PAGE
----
our T. rex is one of the world’s most famous dinosaurs, if not THE most famous. Tyrannosaurus rex, this skull, is a very important
scientific discovery. The first really complete skull and skeleton
of a Tyrannosaurus ever discovered. Since the early 1900s, we’ve had many decades
to absorb T. rex into our own cultural fabric.>>NARRATOR: This specimen, seen by millions
of visitors every year, has shaped our collective idea of what a dinosaur is. In the beginning, this was T. rex. Nine years later, in 1915, crowds thrilled
at the site of a towering Tyrannosaurus rex. To the public, it was a monster with enviable
posture. But paleontologists already knew the stiff,
prizefighter stance wasn’t right. Planning models showed more nimble animals,
but the metal rods that had to hold up several tons of fossil could only support the T. rex
in a very vertical pose. Thus were born generations of tremendous tail-draggers. It started with the skeleton, and this early
illustration by Charles Knight, done for the Museum. One of the first dinosaurs on film was almost
an exact copy. This is T. rex’s movie debut, in a 1918
film called “The Ghost of Slumber Mountain.” That same animator would go on to make King
Kong, which also featured a T. rex. And the Museum Tyrannosaurus was solidly lodged
in pop culture. Barnum Brown, the discoverer of T. rex, consulted
with Walt Disney on the dinosaurs of Fantasia. And Godzilla carried the DNA of Specimen 5027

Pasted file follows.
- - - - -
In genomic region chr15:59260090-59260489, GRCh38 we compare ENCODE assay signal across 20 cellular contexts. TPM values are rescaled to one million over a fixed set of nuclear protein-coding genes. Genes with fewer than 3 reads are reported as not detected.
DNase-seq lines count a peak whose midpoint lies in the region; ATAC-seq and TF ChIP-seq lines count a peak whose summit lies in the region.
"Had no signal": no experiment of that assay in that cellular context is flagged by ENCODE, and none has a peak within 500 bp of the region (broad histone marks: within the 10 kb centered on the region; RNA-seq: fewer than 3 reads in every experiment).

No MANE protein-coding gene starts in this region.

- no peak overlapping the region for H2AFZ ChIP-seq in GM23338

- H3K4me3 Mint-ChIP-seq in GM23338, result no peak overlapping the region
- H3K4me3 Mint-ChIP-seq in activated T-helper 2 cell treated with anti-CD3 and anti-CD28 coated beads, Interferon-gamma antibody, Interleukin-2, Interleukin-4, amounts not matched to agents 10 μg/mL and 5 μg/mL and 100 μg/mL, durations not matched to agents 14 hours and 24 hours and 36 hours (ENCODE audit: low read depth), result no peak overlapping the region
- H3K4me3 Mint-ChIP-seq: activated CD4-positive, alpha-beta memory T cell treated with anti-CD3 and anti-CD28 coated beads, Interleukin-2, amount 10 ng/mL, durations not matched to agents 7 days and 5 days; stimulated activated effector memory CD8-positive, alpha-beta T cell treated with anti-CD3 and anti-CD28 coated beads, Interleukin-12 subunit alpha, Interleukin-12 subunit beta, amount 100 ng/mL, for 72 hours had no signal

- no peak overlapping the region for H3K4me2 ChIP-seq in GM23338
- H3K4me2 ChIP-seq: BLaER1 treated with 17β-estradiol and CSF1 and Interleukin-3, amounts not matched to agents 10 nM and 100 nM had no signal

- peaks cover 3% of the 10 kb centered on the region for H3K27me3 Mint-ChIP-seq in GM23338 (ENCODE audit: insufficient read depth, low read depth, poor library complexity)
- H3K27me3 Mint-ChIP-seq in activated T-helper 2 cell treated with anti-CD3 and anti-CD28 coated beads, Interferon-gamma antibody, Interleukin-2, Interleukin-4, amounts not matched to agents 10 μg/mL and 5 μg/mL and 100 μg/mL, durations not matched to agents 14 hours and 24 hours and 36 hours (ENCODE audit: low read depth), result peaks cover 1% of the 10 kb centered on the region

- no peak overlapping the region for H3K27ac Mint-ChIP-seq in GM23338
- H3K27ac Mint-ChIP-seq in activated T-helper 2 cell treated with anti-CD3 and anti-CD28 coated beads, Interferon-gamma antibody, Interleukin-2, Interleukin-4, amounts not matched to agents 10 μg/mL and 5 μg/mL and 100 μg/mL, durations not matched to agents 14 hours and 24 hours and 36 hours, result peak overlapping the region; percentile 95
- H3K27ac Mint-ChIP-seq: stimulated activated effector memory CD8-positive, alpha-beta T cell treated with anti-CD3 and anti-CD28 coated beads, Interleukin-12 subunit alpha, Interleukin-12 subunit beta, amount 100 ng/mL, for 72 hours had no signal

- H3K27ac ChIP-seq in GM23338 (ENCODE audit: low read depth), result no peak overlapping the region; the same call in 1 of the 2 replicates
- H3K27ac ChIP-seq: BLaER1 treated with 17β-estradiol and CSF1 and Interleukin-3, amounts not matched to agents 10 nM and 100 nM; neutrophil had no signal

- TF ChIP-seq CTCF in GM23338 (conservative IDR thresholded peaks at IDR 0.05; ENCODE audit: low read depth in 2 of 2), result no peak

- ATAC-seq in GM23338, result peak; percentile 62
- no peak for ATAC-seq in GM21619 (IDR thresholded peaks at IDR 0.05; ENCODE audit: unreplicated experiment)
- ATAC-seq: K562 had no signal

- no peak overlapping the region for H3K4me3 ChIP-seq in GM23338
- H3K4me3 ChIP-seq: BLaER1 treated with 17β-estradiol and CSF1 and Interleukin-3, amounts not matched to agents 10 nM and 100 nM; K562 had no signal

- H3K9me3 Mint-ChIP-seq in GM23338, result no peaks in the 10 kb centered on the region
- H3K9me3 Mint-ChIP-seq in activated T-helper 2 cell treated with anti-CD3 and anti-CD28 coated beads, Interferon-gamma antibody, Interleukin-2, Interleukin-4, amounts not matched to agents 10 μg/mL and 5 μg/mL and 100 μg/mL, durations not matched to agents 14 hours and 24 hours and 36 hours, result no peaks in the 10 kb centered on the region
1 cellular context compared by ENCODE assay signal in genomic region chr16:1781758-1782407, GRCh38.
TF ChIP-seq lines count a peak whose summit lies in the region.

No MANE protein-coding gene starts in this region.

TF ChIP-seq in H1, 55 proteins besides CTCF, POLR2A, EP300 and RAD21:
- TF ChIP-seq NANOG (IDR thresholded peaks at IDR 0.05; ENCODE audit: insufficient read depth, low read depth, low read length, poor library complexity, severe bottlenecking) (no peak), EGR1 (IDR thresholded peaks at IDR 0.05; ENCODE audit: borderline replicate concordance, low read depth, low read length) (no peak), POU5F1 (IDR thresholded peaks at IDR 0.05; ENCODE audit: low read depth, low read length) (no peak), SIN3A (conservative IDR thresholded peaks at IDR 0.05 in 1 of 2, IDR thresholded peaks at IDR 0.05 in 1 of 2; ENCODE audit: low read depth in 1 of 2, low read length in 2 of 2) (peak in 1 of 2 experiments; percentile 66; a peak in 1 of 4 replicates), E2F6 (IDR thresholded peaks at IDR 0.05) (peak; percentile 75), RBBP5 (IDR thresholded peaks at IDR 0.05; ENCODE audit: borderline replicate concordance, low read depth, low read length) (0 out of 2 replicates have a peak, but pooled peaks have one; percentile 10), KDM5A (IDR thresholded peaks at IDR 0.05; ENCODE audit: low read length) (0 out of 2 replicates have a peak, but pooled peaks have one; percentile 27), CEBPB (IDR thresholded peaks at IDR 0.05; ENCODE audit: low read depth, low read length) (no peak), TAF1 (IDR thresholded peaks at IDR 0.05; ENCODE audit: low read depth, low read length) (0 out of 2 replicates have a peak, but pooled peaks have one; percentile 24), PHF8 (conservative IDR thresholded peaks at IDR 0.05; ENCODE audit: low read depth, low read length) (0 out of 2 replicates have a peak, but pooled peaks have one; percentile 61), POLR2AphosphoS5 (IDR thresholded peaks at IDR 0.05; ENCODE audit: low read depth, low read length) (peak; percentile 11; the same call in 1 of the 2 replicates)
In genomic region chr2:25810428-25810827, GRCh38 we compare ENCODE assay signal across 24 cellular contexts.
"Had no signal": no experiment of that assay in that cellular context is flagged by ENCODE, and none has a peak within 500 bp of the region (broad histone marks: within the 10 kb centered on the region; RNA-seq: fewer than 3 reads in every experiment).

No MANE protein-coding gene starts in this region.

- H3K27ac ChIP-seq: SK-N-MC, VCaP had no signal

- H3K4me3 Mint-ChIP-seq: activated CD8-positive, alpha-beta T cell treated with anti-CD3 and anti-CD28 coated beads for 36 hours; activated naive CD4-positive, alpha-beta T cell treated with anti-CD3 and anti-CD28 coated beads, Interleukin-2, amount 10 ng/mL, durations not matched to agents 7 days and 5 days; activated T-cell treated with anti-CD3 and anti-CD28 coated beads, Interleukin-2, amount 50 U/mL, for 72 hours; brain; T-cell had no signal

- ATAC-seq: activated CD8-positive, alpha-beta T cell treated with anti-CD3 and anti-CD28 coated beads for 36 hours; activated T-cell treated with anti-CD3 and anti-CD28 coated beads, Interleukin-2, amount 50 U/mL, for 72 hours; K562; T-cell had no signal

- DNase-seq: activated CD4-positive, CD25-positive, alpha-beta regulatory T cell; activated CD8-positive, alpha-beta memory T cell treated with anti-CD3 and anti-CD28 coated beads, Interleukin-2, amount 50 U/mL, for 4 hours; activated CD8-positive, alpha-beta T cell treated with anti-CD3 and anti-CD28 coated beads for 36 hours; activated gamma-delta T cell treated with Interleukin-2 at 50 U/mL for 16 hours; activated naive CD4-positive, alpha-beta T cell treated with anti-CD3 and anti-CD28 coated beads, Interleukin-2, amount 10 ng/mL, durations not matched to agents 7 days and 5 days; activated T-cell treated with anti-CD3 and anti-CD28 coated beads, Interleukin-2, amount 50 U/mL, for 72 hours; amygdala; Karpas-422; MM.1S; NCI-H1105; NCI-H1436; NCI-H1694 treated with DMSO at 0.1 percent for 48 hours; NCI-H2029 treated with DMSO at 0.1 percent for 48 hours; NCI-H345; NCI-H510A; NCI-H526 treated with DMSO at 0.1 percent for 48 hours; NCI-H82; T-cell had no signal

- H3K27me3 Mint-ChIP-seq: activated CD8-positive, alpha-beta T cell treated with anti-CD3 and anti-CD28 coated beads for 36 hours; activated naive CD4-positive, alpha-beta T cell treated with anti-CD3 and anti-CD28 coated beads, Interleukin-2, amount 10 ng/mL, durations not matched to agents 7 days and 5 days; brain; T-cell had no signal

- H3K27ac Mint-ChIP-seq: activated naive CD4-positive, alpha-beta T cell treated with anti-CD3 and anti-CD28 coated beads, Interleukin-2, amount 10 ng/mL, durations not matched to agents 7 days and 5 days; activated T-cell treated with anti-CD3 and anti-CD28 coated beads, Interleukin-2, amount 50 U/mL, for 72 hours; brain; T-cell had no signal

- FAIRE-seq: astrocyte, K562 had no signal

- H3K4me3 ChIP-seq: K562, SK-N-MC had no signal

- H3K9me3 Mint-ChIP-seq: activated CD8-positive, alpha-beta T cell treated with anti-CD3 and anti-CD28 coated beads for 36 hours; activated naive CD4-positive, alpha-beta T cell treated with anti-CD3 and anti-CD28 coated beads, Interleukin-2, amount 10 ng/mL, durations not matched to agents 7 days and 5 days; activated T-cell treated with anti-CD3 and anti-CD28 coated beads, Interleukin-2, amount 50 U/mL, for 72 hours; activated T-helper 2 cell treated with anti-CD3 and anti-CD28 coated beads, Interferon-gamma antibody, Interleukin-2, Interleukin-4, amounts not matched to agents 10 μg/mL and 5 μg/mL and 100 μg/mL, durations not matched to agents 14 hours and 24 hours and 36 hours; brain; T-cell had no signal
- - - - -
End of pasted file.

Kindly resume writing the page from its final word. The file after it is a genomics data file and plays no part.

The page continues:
in his mutated cells. It was the dinosaur that ruled our imagination
for decades. The only mounted Tyrannosaurus seen for a
quarter century.>>NOVACEK: When I was a kid, I mean, I guess
my image of T. rex was a kind of ink etching of a T. rex standing in front of a bunch of
palm trees. And he’s fully standing erect with his hands
up and his tail dragging on the ground, just in those traditional ways. It’s kind of the same image you see in books
like Jurassic Park.>>NARRATOR: After staring at specimen 5027,
which at the time was still posed in a very upright stance, Chip made his way to the Museum
gift shop and bought a book.>>KIDD: This is the book.>>NARRATOR: The book is Vertebrate Paleontology
and Evolution. And the drawing is adapted from a paper published
in 1917 by the Museum paleontologist who named the species Tyrannosaurus rex, after Barnum
Brown dug it up. And it’s an illustration of this very same
specimen. You can tell because of this little bump—right
here. When this particular T. rex was fossilized,
one of its bones—this one—the ectopterygoid, which supports biting force, got shoved out
of place. It makes for a very distinctive profile. So, Chip took this scientific illustration